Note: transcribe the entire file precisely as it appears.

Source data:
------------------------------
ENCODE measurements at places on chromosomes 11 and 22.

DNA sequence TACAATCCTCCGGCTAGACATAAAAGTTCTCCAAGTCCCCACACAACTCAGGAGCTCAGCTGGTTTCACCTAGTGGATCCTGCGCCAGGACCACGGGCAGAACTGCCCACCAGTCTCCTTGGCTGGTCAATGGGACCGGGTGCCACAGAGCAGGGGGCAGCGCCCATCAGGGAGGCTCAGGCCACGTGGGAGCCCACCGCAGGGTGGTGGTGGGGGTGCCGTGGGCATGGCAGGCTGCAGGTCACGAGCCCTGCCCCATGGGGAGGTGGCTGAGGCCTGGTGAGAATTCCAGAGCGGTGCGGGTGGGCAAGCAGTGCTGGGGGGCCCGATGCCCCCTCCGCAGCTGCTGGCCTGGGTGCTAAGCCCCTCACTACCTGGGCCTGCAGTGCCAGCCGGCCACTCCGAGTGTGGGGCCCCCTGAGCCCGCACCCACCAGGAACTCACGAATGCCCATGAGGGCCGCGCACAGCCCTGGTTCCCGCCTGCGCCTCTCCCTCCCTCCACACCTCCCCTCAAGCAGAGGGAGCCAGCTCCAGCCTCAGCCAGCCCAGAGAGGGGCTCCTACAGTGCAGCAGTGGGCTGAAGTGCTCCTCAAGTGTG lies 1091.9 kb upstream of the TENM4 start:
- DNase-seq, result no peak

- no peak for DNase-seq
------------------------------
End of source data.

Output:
ENCODE measurements at places on chromosomes 11 and 22.

DNA sequence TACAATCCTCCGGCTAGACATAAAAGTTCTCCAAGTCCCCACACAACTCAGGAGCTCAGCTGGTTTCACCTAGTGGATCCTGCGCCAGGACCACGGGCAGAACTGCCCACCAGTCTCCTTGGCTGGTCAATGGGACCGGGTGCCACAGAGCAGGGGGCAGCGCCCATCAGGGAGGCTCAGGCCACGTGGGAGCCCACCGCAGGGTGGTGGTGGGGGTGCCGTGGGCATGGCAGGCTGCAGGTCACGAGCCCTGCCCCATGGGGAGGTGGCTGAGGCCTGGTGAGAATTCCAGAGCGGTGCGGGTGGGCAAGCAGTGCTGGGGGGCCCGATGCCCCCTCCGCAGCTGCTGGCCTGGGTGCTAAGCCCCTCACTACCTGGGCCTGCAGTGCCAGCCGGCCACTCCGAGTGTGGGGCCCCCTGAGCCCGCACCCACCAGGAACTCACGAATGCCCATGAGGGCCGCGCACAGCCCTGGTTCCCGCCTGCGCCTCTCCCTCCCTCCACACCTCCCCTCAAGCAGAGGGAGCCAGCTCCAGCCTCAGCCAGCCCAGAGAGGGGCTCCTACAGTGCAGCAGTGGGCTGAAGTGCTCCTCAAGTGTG lies 1091.9 kb upstream of the TENM4 start:
- DNase-seq, result no peak

- no peak for DNase-seq